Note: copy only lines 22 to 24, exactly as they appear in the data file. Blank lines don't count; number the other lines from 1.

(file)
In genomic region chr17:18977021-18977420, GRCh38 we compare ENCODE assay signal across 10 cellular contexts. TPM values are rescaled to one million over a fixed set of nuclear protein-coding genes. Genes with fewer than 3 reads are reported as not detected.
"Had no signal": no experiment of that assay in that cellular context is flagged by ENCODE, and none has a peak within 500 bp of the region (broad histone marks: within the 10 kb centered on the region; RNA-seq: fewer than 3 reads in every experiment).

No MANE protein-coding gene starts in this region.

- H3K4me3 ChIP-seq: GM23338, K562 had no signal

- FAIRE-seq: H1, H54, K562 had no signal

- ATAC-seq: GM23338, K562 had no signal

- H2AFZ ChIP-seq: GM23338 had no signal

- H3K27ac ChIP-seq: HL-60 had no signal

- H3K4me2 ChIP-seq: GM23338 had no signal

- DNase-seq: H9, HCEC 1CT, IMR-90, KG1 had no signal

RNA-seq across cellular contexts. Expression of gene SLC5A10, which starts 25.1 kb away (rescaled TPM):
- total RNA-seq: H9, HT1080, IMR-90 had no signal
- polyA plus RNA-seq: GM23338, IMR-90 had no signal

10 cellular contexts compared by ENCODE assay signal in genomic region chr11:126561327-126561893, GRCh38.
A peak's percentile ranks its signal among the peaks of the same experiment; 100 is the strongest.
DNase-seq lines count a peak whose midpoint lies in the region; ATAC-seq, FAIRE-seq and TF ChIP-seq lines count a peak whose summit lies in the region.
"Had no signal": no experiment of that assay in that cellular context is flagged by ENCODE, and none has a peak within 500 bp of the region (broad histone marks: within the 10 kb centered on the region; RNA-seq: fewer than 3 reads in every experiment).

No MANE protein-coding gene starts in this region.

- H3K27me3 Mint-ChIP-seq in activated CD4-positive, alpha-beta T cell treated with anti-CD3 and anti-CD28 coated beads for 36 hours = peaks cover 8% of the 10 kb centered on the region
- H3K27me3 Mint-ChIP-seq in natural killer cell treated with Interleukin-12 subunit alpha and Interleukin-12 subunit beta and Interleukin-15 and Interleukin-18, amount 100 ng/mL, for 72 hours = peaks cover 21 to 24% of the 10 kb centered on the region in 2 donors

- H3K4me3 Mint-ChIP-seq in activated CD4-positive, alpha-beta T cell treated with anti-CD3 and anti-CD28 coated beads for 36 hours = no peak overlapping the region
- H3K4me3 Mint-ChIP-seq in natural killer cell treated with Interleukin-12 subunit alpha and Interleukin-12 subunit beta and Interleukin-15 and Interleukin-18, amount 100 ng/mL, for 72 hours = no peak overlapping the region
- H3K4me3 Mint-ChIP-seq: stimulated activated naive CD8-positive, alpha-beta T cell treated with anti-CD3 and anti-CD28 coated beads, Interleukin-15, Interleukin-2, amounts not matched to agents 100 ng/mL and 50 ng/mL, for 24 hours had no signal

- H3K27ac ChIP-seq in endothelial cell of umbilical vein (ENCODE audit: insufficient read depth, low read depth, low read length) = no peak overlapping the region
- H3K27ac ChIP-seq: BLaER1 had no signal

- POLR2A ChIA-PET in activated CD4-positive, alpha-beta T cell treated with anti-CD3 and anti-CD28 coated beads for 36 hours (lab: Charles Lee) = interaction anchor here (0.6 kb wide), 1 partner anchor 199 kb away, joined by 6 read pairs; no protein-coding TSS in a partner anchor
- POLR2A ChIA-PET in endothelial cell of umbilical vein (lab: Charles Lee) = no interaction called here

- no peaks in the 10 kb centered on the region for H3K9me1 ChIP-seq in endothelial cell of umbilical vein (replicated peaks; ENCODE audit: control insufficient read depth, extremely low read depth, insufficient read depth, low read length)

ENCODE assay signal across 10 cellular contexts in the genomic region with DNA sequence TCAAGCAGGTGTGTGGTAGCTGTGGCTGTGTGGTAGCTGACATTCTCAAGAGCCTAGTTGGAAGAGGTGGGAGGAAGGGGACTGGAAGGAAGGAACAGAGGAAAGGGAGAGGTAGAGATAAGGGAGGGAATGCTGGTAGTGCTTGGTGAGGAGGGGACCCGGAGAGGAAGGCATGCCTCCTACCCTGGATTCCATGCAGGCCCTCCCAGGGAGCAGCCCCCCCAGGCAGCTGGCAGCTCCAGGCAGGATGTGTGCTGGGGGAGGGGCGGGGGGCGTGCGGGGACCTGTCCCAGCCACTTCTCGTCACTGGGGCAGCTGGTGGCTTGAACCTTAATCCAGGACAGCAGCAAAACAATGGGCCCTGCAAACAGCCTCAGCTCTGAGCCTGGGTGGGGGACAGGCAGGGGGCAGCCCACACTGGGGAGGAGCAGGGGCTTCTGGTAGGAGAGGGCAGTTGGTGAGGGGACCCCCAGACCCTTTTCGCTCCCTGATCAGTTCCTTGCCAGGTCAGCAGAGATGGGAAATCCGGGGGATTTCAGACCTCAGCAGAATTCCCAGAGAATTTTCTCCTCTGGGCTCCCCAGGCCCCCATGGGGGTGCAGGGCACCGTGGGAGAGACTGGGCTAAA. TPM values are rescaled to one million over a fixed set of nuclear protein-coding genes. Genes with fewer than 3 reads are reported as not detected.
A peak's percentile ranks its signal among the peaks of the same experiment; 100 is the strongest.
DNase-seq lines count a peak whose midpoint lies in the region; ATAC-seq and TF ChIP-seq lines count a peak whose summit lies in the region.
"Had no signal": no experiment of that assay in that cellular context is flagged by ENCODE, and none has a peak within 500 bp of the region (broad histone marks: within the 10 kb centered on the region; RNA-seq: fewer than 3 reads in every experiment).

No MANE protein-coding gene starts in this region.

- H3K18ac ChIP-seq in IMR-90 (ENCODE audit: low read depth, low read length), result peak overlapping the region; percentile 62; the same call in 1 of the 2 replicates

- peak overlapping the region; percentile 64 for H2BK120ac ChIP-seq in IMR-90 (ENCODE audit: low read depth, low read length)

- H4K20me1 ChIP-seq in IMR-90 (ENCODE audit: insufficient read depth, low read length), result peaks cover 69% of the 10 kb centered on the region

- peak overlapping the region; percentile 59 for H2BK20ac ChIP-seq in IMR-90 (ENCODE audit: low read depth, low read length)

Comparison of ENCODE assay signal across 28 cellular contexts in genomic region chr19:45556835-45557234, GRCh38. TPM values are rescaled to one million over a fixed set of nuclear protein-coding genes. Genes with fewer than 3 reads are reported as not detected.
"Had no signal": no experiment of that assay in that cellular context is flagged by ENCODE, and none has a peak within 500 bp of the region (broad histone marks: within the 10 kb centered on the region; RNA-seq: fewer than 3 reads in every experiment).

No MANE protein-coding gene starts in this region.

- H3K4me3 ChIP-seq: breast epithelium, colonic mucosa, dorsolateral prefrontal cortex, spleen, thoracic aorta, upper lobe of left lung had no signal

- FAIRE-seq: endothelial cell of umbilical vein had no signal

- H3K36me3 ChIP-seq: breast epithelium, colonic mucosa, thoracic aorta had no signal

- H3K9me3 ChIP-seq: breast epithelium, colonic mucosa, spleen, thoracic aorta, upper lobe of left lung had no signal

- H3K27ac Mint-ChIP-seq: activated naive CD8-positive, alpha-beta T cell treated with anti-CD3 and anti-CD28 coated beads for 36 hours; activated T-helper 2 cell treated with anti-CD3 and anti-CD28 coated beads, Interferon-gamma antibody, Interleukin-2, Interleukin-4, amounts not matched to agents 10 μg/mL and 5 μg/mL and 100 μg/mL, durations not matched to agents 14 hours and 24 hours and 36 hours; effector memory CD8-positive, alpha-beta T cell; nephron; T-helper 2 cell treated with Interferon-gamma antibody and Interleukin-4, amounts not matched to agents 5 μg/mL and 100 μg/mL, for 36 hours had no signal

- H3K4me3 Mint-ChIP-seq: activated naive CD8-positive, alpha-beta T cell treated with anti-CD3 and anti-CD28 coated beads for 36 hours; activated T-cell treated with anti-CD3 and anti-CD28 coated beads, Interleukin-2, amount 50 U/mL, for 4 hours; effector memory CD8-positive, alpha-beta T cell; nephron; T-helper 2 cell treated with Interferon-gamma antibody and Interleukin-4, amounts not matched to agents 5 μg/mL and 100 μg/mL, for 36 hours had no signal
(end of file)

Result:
- H3K4me3 Mint-ChIP-seq in natural killer cell treated with Interleukin-12 subunit alpha and Interleukin-12 subunit beta and Interleukin-15 and Interleukin-18, amount 100 ng/mL, for 72 hours = no peak overlapping the region
- H3K4me3 Mint-ChIP-seq: stimulated activated naive CD8-positive, alpha-beta T cell treated with anti-CD3 and anti-CD28 coated beads, Interleukin-15, Interleukin-2, amounts not matched to agents 100 ng/mL and 50 ng/mL, for 24 hours had no signal

- H3K27ac ChIP-seq in endothelial cell of umbilical vein (ENCODE audit: insufficient read depth, low read depth, low read length) = no peak overlapping the region